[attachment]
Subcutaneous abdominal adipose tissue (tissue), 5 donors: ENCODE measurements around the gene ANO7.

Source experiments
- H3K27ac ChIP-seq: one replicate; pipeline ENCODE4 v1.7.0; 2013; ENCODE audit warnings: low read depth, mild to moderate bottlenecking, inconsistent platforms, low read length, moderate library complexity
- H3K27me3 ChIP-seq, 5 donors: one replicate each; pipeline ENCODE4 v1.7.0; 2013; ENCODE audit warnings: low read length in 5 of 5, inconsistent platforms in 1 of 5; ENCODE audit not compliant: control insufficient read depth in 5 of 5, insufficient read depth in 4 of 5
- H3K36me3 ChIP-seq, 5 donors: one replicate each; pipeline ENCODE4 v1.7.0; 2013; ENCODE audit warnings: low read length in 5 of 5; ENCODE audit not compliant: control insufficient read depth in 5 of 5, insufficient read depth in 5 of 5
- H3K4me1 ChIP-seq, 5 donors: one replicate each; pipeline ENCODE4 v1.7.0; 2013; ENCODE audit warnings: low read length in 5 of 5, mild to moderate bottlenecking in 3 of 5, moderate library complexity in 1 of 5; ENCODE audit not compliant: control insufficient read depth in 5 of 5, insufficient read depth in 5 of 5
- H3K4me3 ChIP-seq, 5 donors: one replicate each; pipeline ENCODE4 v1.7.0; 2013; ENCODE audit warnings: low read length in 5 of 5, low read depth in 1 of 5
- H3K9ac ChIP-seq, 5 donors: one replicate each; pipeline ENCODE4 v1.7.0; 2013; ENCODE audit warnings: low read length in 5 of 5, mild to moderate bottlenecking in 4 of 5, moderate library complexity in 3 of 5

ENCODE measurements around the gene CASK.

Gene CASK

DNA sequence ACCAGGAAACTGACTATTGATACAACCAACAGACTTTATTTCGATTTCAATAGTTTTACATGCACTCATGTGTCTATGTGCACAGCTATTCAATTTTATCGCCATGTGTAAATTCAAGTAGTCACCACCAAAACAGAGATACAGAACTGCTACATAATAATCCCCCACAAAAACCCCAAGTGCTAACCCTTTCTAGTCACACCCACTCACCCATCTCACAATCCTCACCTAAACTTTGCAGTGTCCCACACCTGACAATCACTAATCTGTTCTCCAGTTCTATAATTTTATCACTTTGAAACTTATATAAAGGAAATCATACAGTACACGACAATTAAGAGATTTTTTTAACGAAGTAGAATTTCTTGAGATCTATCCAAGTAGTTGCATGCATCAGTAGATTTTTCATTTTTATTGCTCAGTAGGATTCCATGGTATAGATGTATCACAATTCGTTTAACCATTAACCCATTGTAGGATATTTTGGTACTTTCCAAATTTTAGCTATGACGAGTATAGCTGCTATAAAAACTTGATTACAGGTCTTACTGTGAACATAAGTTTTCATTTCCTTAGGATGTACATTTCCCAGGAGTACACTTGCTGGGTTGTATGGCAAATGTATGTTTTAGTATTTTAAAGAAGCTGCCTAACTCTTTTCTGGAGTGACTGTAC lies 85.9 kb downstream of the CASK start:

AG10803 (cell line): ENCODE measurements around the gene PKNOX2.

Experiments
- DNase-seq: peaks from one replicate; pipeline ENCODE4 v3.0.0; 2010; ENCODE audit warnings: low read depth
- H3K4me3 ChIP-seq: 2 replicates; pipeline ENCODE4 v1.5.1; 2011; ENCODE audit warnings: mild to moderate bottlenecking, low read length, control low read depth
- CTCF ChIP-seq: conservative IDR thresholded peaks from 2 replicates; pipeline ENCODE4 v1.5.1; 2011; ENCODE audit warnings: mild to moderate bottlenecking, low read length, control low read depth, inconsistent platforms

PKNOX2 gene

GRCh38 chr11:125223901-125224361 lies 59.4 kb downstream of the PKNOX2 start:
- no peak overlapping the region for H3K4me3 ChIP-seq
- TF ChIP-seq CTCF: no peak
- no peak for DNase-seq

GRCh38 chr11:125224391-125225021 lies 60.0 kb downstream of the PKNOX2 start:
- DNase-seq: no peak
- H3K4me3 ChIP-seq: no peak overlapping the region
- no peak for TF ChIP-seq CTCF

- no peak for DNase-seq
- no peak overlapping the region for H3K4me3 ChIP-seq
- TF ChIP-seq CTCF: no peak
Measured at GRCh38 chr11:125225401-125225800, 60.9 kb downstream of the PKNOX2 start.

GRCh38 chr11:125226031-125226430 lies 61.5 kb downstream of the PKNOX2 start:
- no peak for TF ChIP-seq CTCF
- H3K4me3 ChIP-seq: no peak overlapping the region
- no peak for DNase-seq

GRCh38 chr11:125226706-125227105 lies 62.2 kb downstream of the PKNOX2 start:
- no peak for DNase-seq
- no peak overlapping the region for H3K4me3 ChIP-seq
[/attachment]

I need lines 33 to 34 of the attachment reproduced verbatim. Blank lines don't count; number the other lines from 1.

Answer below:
- no peak for DNase-seq

GRCh38 chr11:125226706-125227105 lies 62.2 kb downstream of the PKNOX2 start: